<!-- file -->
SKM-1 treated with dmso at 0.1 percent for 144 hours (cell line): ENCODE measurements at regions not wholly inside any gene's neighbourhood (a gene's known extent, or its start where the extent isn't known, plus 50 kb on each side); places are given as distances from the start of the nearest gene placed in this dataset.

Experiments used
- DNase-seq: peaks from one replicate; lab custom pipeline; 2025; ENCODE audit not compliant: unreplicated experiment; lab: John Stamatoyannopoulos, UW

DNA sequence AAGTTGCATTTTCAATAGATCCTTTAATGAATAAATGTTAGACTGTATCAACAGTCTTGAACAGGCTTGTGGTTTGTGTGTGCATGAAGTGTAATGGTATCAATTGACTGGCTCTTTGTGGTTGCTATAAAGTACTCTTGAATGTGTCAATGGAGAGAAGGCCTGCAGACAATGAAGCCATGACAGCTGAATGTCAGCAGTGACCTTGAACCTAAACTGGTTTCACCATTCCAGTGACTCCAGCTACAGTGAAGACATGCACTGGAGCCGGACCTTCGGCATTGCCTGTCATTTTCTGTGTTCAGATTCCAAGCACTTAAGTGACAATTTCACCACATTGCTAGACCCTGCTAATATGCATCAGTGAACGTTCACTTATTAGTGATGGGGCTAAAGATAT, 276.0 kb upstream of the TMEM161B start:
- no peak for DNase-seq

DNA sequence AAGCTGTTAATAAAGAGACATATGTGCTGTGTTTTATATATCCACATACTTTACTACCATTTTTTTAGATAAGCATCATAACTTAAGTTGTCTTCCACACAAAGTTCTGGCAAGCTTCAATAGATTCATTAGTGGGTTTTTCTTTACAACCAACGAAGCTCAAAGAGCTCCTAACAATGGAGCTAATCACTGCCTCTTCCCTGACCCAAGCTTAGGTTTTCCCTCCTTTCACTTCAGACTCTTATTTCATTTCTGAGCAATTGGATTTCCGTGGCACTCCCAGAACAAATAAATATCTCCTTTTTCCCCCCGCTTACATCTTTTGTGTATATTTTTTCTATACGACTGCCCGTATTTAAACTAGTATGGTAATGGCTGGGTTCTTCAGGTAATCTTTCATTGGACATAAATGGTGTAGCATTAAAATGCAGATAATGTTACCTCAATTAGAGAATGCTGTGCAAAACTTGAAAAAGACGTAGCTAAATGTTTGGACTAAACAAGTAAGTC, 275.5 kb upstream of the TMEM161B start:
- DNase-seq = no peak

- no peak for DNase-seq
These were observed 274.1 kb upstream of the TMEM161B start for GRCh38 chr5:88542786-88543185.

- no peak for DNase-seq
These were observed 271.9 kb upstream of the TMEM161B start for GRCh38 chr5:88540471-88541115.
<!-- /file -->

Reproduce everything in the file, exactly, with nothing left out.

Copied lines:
SKM-1 treated with dmso at 0.1 percent for 144 hours (cell line): ENCODE measurements at regions not wholly inside any gene's neighbourhood (a gene's known extent, or its start where the extent isn't known, plus 50 kb on each side); places are given as distances from the start of the nearest gene placed in this dataset.

Experiments used
- DNase-seq: peaks from one replicate; lab custom pipeline; 2025; ENCODE audit not compliant: unreplicated experiment; lab: John Stamatoyannopoulos, UW

DNA sequence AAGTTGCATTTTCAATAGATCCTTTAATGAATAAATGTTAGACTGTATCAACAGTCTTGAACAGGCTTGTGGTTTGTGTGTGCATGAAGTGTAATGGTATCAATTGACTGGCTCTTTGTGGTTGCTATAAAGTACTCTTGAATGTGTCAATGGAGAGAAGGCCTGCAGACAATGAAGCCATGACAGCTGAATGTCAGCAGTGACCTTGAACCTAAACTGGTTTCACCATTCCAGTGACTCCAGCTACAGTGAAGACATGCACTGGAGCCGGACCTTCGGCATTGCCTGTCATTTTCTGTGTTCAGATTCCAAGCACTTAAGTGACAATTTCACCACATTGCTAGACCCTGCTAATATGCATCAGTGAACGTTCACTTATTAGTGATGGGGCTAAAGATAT, 276.0 kb upstream of the TMEM161B start:
- no peak for DNase-seq

DNA sequence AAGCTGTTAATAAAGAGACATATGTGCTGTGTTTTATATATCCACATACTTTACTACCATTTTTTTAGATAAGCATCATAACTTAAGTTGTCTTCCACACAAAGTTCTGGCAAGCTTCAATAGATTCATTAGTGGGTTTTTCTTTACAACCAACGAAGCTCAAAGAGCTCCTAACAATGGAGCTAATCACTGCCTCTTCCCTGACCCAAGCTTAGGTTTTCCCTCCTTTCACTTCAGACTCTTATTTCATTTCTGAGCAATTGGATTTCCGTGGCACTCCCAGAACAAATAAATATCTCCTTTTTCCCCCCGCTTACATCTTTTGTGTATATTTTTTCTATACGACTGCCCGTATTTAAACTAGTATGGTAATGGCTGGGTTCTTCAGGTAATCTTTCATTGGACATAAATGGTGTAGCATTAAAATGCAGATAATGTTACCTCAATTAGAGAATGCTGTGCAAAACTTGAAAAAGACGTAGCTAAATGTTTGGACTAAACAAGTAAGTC, 275.5 kb upstream of the TMEM161B start:
- DNase-seq = no peak

- no peak for DNase-seq
These were observed 274.1 kb upstream of the TMEM161B start for GRCh38 chr5:88542786-88543185.

- no peak for DNase-seq
These were observed 271.9 kb upstream of the TMEM161B start for GRCh38 chr5:88540471-88541115.